Parents often wonder how to tell if their child may need extra help. Though every child is different, and every age is different, here are a few tips that may indicate a need for help:
· Sudden discomfort – your once happy and content student is suddenly anxious talking about school. It isn’t just the shift in discussion where you feel like you’re pulling teeth trying to figure out what happened in school that day now that you have a middle schooler; your child actually becomes uncomfortable discussing school.
o For some children this could manifest as actual physical discomfort, such as fidgeting or avoiding eye contact.
o For others, it could be avoidance, such as an immediate and deliberate change of subject.
o For a few, this could manifest as irritation or aggression. Some students are having such a hard time that they get upset even discussing things that are school-related.
· Grade decline – it is perfectly normal to have off-days and topics that just don’t click. A bad test grade or two is not always the best indicator that help is needed (could be sleep related, something outside of school, etc.) But, a steady decline in a class grade or grades should be a sign that something is wrong. If your child has dropped a letter grade or more and doesn’t seem to be on the upswing, it may be time to look into some outside assistance
· Key words – really listen to your child and their attitude when discussing school. What may once have been “fine” may now be “really hard.” Some students drop hints about not knowing what they’re doing, or not wanting to raise their hand because they feel their question is “stupid.” These small additions to your conversations are signals your child is sending to communicate their struggle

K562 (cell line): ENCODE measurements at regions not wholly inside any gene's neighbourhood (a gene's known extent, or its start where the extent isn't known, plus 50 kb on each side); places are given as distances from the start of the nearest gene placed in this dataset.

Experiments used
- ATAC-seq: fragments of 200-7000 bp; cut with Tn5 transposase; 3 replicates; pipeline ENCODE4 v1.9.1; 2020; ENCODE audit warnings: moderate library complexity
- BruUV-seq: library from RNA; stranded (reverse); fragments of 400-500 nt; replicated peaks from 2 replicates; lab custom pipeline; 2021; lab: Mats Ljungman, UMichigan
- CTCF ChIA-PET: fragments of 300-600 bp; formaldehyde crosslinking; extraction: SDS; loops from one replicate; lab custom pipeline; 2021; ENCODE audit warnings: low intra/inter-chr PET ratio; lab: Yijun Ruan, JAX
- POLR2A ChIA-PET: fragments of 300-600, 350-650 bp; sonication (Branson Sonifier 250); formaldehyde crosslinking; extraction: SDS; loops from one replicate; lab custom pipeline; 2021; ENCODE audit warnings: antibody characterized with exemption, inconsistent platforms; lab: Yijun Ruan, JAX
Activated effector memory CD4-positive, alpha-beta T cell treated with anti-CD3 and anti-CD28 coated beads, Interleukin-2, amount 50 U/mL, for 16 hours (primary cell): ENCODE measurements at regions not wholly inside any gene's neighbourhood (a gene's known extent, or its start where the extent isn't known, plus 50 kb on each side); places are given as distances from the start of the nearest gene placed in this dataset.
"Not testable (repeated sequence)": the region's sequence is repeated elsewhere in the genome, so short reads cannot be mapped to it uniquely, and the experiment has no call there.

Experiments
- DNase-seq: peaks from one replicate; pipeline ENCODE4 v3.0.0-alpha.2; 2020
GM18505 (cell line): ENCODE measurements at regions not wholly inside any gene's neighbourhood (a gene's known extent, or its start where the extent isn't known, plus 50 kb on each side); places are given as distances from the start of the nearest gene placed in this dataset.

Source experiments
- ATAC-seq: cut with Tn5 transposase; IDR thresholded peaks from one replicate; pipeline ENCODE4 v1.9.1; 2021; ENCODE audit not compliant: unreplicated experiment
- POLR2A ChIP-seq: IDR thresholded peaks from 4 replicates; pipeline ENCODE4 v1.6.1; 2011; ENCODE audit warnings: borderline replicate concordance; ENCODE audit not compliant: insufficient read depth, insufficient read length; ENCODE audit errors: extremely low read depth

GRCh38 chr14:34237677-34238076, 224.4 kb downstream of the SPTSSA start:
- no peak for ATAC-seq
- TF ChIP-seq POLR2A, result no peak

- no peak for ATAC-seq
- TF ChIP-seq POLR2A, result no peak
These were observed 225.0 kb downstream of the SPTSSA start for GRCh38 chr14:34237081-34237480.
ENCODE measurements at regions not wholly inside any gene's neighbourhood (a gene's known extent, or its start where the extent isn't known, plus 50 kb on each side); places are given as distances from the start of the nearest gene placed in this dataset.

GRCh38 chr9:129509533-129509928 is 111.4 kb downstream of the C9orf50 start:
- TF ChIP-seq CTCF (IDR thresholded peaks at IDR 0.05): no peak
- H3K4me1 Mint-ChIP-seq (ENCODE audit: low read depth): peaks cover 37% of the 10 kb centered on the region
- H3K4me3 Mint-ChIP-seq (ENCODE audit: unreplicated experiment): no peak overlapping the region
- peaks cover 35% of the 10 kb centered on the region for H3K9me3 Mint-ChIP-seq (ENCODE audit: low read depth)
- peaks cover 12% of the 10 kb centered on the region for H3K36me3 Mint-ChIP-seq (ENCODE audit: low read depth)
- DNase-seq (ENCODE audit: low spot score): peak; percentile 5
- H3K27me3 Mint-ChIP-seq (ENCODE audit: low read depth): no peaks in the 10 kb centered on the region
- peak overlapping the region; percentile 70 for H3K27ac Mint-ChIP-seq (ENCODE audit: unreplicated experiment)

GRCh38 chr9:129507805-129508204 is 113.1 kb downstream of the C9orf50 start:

· Trust your gut – you are their parent. You know them best. If you think something is wrong and they need help, then you are probably right. Have an open conversation with them and see where they are and how they feel
Note: remember that you are the parent. Even us teachers get frustrated because we understand the content our own children are learning, but for some reason just cannot help or tutor them. This is normal. A tutor is a professional who can come in and play a very particular role in your child’s life. They develop a different relationship of respect and communication with your child.